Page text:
Given the current state of
the Democratic Party, the substantial possibility of their nominating a
"progressive" candidate and the historical odds favoring sitting
presidents running for reelection the greatest danger to a Trump 2020 run could
come from within the GOP.
commencement of the primary system in 1912, every time a sitting
president or vice-president has faced a realistic primary challenge they have
lost the subsequent presidential election or withdrew from running after facing
near certain defeat in the primaries.
Prior to that the only sitting
presidents not to be renominated at conventions were Franklin Pierce,
considered among the worst presidents, “the only time in U.S. history that an elected president who was
an active candidate for reelection was not nominated for a second term"
and the non-elected presidents Andrew Johnson and Chester A. Arthur.
This historical truth is exemplified by President Taft's disastrous reelection campaign when former
President Teddy Roosevelt bolted the party after failing to get the nomination
even though he won over 51% of the primary vote.
President Truman withdrew after losing the New Hampshire primary
to Estes Kefauver. President Lyndon Johnson dropped out of the
race after narrowly winning the New Hampshire primary. President Carter faced a massive
challenge from Senator Ted Kennedy which was not resolved until Kennedy's
begrudging endorsement of Carter at the convention "one of the
nastiest on record".
President Ford faced a similar challenge
from Governor Reagan which went down to the wire at the GOP convention. In 1992
President G.W. Bush's reelection bid (his 1988 primary run as VP for the presidential
nomination was never in doubt) had to fight off a serious challenge from
the right via Pat Buchanan "the fact that Buchanan received more
than two million votes nationwide, prognosticated disaster in the fall."
Sitting Vice-president Hubert Humphrey after the worst nominating convention in American history and a bruising
primary campaign (using "favorite
sons" as substitute for campaigning himself) went on to lose to Nixon in
1968. VP Al Gore who went on to lose the presidential race to G.W.Bush was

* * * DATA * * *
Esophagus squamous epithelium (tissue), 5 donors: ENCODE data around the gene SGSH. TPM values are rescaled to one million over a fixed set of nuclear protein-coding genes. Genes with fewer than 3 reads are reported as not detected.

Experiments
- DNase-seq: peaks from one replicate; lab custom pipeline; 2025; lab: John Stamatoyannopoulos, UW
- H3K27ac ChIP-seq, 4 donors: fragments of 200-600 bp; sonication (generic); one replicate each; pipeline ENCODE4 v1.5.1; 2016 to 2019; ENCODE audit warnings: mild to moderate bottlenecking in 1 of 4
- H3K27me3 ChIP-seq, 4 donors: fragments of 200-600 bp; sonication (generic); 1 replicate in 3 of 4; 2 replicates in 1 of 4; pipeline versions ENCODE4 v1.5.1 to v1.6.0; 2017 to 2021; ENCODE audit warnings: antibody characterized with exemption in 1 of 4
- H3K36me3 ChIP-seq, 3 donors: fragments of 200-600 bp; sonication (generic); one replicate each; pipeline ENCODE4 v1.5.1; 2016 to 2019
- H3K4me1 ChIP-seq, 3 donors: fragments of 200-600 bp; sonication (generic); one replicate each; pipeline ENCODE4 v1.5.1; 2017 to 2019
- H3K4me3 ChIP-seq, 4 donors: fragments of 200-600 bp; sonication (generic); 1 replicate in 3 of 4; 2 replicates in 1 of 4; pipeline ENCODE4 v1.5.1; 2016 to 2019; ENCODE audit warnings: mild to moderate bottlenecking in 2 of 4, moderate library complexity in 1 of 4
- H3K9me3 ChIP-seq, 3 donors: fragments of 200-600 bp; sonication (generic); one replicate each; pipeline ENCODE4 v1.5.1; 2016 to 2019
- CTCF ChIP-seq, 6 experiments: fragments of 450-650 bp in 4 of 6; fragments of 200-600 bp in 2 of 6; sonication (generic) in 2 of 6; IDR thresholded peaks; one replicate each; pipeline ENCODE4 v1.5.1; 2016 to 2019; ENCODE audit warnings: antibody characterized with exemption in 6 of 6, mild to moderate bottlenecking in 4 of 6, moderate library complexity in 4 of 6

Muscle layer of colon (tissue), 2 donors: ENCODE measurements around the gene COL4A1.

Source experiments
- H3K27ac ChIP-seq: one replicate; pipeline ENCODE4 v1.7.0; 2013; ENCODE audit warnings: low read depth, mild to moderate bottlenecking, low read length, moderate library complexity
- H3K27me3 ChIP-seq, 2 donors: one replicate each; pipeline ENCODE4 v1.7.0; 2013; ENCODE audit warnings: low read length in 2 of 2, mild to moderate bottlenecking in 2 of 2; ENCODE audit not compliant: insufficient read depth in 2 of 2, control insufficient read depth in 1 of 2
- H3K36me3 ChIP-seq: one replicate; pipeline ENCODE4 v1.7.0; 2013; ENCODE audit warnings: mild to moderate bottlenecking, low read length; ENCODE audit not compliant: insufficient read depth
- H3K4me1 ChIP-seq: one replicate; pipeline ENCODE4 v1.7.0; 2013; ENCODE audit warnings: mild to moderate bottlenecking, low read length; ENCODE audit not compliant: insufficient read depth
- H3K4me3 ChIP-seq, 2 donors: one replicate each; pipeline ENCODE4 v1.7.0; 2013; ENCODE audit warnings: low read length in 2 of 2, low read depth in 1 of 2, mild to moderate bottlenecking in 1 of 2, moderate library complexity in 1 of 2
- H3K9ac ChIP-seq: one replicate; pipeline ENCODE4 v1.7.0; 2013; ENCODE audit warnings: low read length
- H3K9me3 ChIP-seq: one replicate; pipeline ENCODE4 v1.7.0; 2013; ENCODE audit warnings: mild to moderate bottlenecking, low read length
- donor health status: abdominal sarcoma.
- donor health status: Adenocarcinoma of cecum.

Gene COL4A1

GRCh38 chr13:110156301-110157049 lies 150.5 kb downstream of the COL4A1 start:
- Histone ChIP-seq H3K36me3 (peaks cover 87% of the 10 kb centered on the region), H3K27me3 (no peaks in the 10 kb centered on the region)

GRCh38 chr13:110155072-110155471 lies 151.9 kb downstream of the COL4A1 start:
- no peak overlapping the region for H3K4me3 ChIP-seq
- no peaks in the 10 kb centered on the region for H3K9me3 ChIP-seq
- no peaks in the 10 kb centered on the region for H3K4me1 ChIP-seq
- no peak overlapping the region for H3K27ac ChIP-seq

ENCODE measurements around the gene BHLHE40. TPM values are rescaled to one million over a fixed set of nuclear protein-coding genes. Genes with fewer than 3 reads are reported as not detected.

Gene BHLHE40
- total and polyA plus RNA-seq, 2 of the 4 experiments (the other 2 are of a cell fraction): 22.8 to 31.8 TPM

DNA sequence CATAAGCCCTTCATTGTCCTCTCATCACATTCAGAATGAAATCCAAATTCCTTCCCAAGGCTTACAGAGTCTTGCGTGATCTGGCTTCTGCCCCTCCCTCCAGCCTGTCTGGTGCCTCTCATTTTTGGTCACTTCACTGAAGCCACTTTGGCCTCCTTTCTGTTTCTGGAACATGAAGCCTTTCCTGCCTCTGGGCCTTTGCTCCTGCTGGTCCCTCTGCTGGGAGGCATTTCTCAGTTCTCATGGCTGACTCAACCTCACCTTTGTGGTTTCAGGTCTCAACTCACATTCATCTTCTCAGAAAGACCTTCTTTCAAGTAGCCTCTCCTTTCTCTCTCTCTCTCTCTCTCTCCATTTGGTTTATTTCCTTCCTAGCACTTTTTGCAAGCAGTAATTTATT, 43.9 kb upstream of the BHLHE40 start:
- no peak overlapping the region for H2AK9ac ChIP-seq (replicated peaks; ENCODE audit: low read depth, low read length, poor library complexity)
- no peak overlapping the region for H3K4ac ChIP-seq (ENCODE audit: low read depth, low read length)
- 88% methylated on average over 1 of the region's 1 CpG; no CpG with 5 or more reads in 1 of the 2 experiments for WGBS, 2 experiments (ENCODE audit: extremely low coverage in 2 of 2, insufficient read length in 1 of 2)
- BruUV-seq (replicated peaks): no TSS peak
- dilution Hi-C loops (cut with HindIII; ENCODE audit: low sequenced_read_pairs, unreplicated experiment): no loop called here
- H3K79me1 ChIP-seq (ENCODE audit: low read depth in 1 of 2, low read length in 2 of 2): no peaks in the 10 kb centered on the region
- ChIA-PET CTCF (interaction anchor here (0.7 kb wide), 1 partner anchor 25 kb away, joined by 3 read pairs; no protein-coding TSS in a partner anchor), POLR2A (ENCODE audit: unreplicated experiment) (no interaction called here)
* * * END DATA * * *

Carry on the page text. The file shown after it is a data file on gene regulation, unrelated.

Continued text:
challenged for the Democratic presidential nomination by Senator Bill Bradley of New Jersey who only lost the New Hampshire
primary by 3 points.
Former vice-president's had a mixed record with Walter Mondale winning the 1984 nomination after a primary
battle and losing the presidential election and Hubert Humphrey being defeated by George McGovern for the
At this point in President
Trump's administration there is not the slightest breath of speculation that he
might be challenged for the nomination in 2020, nor has any Republican of note
given any overt sign that he or she might do so.
such was the case during the first year of Jimmy Carter's presidency when the
breaking with tradition cardigan wearing president with the big toothy grin was
hugely popular. President G.W.H Bush seemed unbeatable after the Gulf War. Both
presidencies ended very badly.
Are there any straws in the wind which, even at this point, might lead to a
similar ending for President Trump? Yes there are.
at 'The Week' who, apart from considering himself 'smart" ("a lot of
smart people got Trump wrong") has been apocalyptic regarding
Trump ("poised to lose in biggest landslide in history") right
from the start, now sees the entire GOP breaking up;
the members of Trump's base do finally turn on him, where are they going to go?
Into the arms of pro-immigration Paul Ryan and whatever candidate the
still-reigning GOP establishment puts up in 2020? Or will they instead stew
through what remains of the Trump presidency (including the now